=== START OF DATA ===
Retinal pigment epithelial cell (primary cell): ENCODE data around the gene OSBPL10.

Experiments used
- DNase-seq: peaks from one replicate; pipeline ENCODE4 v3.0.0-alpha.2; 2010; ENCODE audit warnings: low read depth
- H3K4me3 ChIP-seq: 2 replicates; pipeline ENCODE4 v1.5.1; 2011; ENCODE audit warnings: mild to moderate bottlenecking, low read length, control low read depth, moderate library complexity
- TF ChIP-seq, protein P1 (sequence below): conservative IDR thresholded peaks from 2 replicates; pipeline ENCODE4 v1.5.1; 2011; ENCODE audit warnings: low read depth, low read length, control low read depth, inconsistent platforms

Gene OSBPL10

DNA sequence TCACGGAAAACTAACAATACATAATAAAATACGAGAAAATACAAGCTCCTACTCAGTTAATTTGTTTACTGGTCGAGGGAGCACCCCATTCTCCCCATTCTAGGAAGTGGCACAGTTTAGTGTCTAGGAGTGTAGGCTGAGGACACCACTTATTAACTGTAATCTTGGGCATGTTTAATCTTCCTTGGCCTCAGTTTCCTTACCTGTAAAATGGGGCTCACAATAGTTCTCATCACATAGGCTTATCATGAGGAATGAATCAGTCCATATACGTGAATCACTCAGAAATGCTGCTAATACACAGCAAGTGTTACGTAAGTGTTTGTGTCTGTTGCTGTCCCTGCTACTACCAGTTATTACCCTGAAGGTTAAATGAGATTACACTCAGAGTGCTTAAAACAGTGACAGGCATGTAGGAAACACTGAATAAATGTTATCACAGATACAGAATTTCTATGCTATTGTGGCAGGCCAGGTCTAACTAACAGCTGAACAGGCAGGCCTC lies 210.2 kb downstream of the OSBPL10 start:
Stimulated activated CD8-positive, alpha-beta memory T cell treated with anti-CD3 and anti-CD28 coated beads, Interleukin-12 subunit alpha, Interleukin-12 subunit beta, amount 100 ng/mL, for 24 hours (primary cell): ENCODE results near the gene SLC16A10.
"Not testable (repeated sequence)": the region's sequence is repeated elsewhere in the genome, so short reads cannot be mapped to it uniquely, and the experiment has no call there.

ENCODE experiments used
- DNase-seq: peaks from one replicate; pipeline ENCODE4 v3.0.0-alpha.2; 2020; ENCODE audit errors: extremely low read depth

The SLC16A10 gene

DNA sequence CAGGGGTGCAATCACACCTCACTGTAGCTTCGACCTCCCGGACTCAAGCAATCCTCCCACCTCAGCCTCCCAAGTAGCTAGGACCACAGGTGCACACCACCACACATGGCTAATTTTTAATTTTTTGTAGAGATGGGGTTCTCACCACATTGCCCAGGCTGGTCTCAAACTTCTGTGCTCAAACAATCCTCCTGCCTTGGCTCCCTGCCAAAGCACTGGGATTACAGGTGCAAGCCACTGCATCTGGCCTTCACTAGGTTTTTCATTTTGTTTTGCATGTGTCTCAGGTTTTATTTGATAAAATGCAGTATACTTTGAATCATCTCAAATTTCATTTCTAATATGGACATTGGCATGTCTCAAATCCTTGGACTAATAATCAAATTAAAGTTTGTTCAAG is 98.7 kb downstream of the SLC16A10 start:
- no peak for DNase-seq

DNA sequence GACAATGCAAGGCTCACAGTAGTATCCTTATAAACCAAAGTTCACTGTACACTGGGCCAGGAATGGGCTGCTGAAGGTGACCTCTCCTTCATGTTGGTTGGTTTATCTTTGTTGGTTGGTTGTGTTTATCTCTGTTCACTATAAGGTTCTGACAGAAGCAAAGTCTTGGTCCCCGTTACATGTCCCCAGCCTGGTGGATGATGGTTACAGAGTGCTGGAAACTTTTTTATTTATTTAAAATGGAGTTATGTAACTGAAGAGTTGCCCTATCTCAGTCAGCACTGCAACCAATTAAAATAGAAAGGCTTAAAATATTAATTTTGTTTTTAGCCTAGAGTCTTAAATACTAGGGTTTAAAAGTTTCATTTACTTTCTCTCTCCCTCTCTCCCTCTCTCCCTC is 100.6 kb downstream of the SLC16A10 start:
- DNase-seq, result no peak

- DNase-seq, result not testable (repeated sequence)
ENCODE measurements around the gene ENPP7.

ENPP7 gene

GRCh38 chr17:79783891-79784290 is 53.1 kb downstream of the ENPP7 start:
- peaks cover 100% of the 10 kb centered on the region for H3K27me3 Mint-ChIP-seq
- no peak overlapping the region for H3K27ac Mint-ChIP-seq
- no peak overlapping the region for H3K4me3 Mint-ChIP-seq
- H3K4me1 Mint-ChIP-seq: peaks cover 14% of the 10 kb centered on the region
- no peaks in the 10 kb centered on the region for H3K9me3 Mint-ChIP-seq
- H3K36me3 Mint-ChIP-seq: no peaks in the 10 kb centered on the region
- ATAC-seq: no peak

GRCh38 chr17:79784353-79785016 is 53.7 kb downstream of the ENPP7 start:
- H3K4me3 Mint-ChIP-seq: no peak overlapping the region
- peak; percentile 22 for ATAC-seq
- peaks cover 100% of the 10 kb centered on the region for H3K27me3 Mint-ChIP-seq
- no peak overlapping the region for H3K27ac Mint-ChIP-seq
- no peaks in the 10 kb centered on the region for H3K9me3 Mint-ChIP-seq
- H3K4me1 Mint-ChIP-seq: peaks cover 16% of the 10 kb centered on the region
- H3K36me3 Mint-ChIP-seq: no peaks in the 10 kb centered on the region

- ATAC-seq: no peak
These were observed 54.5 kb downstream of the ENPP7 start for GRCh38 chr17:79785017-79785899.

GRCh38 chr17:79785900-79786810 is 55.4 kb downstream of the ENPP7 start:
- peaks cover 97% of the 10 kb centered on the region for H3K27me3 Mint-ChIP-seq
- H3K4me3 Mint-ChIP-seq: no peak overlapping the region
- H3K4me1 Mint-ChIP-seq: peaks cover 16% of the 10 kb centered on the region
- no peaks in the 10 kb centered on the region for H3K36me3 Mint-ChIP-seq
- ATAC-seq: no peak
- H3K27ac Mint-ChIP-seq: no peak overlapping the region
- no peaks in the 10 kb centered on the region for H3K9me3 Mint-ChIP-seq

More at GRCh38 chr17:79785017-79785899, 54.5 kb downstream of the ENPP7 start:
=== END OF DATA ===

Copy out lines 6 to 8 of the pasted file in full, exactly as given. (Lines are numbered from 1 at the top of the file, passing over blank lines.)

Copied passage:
Gene OSBPL10

DNA sequence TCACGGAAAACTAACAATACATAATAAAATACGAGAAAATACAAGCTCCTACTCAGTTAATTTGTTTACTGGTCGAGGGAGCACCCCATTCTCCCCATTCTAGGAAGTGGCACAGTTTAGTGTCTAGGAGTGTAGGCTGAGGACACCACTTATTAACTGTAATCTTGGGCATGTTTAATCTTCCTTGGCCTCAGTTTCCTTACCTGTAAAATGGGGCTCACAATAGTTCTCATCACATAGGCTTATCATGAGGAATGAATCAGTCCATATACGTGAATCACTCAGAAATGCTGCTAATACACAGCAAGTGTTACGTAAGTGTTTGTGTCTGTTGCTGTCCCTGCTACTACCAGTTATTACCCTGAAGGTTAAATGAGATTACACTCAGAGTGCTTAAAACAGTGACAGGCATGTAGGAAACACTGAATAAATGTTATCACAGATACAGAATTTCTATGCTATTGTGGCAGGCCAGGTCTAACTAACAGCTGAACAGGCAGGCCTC lies 210.2 kb downstream of the OSBPL10 start:
Stimulated activated CD8-positive, alpha-beta memory T cell treated with anti-CD3 and anti-CD28 coated beads, Interleukin-12 subunit alpha, Interleukin-12 subunit beta, amount 100 ng/mL, for 24 hours (primary cell): ENCODE results near the gene SLC16A10.